I'll do my best to describe the problem, but I'm still very new to several concepts that I think this problem requires to be solved (namely interfaces and threads). I should preface this by saying that I'm obviously not a Comp Sci major (as you'll see). I've learned as I've built my App, therefore my theory is terrible.

My App works as follows: I have a Workout object which is contained in an Activity, which also contains a few UI Fragments. The UI Fragments accept input from the user, Then call methods in the Activity, which then manipulate the object.

After the user finishes inputting their details, the Workout object (Which is a HashMap), gets serialized and passed to the next Activity via Bundle, then deserialized. This generally loses the order in which the user adds exercises to the Workout Object, which is important to maintain. Using LinkedHashMap doesn't work either, as it is bugged when it comes to serialization (It deserializes as a normal HashMap, verified with Eclipse debugger). This whole process happens again when the user wants to save the Workout, as the Workout gets Bundled once again and passed to a Fragment. In other words, the Object is stored, manipulated, and accessed, in the same place as where I handle user input events. This strikes me as terrible practice.

Here's what I think I should do:
Have one Fragment, which contains the Workout Object and runs in the background. It would also be accessible by every Activity which requires the Workout Object, and would communicate with the Fragments and activities via Interface, as follows:

                                [Background Fragment]
                                /                   \
                               /                     \
                      (Activity 1)                (Activity 2)
                        /       \                 /        \
                 [UI Frag]     [UI Frag]    [UI Frag]    [UI Frag]

This solves the issue of having to pass the Workout object around like the only Joint at a Ziggi Marley concert, and the only time it will need to be serialized is when onSaveInstanceState() is called, if I'm not mistaken. This strikes me as better practice.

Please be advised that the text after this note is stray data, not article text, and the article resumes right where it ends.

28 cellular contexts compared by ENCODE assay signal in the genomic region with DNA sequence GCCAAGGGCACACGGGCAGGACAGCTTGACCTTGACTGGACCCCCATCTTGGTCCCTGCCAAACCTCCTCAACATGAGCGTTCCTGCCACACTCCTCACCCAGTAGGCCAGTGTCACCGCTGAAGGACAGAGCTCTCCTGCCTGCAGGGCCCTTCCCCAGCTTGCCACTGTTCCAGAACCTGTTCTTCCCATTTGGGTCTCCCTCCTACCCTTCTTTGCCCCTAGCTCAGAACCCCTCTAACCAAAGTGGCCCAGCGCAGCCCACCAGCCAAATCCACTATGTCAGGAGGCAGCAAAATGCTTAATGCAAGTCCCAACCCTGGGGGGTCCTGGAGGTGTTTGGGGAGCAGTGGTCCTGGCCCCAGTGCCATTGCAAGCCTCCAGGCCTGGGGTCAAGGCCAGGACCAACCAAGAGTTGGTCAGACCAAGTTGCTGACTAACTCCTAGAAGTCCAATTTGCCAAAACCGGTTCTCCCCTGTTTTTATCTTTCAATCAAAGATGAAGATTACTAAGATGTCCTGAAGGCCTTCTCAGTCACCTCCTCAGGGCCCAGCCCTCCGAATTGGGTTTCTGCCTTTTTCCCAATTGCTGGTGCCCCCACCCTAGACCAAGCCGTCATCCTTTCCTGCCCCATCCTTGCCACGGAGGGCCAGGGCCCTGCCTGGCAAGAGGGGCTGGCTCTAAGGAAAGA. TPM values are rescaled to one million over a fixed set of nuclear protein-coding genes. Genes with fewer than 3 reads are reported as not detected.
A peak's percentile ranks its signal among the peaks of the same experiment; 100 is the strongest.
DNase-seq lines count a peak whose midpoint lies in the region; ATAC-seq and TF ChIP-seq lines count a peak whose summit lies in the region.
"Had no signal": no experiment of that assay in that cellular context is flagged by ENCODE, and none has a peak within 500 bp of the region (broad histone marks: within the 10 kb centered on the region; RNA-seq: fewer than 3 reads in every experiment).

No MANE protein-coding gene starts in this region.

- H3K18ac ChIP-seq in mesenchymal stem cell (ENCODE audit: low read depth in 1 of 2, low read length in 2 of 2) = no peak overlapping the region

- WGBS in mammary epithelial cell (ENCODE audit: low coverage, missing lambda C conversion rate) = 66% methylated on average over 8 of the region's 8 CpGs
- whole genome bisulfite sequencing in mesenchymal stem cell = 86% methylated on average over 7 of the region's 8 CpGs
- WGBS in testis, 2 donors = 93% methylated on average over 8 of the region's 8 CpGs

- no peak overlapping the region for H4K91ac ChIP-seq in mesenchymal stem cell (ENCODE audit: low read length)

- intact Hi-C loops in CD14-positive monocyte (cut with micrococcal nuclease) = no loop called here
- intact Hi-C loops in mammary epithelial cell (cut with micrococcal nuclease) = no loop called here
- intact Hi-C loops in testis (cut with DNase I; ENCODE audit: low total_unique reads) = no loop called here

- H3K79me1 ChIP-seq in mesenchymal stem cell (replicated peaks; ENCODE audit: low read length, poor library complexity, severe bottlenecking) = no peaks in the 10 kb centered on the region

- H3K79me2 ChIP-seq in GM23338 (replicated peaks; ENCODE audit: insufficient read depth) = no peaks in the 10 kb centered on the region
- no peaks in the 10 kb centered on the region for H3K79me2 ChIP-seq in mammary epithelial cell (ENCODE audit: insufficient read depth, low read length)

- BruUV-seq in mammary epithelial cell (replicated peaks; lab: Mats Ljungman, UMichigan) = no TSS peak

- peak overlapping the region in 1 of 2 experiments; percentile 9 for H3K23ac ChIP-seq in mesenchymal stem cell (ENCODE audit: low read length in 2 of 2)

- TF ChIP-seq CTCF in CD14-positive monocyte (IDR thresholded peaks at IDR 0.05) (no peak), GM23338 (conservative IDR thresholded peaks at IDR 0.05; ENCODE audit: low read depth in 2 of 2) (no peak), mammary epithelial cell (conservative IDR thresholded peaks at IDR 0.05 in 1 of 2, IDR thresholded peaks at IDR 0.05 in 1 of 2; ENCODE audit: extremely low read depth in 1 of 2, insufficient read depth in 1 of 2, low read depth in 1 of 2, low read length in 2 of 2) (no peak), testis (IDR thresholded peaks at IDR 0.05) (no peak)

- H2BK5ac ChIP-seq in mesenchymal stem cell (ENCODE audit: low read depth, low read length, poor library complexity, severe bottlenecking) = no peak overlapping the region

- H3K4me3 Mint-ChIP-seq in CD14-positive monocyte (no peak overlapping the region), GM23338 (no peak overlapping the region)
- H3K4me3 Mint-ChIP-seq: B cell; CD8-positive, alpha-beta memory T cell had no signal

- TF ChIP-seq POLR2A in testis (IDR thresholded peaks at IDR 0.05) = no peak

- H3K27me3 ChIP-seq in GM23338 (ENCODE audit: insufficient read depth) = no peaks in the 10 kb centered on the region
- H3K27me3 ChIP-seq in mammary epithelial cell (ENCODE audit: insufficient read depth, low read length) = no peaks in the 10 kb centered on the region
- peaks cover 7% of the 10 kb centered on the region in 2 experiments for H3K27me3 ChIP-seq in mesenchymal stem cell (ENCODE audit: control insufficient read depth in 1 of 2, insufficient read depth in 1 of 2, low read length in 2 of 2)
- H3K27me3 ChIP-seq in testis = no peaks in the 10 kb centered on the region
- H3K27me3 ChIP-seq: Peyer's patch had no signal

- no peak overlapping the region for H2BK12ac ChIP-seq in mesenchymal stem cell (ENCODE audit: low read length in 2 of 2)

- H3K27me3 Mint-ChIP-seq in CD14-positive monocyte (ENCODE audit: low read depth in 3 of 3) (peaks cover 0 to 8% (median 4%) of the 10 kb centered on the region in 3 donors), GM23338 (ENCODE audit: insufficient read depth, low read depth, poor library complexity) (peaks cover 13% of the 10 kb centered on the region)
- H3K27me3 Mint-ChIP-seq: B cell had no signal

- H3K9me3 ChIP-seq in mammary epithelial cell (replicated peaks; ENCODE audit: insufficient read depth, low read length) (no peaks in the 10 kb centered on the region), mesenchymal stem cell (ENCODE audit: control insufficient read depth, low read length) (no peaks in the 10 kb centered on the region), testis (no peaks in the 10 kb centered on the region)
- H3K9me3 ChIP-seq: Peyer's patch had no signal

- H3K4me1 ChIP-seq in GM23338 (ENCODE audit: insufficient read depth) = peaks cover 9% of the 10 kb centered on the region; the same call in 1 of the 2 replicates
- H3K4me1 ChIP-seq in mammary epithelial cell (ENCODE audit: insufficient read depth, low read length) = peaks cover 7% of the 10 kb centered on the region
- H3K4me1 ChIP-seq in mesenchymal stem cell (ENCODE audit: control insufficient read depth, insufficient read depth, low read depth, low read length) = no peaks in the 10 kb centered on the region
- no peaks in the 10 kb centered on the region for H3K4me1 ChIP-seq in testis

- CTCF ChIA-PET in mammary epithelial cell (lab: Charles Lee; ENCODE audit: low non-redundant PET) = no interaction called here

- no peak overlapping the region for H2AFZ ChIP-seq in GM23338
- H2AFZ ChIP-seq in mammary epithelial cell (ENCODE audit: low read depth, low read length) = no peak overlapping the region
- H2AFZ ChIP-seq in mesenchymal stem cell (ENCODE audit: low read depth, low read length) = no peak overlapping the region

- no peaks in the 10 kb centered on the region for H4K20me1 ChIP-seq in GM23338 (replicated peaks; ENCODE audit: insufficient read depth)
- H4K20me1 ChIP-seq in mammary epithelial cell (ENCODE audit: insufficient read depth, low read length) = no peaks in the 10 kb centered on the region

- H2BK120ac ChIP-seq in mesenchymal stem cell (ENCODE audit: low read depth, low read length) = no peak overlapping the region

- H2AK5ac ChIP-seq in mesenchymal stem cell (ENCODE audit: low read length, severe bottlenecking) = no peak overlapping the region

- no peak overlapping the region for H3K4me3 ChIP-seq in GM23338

Does this sound like a reasonable approach for the Data flow of my App?

Although every extra detail you can give me will save me a lot of time, a Yes or No followed by a brief Why would definitely help.

This is more of a bonus question, as I'm fully willing to sort this out through the brute force method, (try things until something works), but:

Given Android's penchant for killing background processes, what implementation would work best for maintaining and manipulating the proposed Background Fragment?

I have a hunch that having this Fragment running on a separate thread might be a good idea, but I know very little about them as of yet. Again, this Fragment needs to be accessible by more than one Activity, pretty much at any time.


If your workout object is just a collection of data, why not make it a singleton. Alternatively you could implement it as android Service and start it in your activities. I personally would not implement it as fragment, as for me fragments are more of a UI thing (even although fragments can be headless).

| improve this answer | |

Your Answer

By clicking “Post Your Answer”, you agree to our terms of service, privacy policy and cookie policy

Not the answer you're looking for? Browse other questions tagged or ask your own question.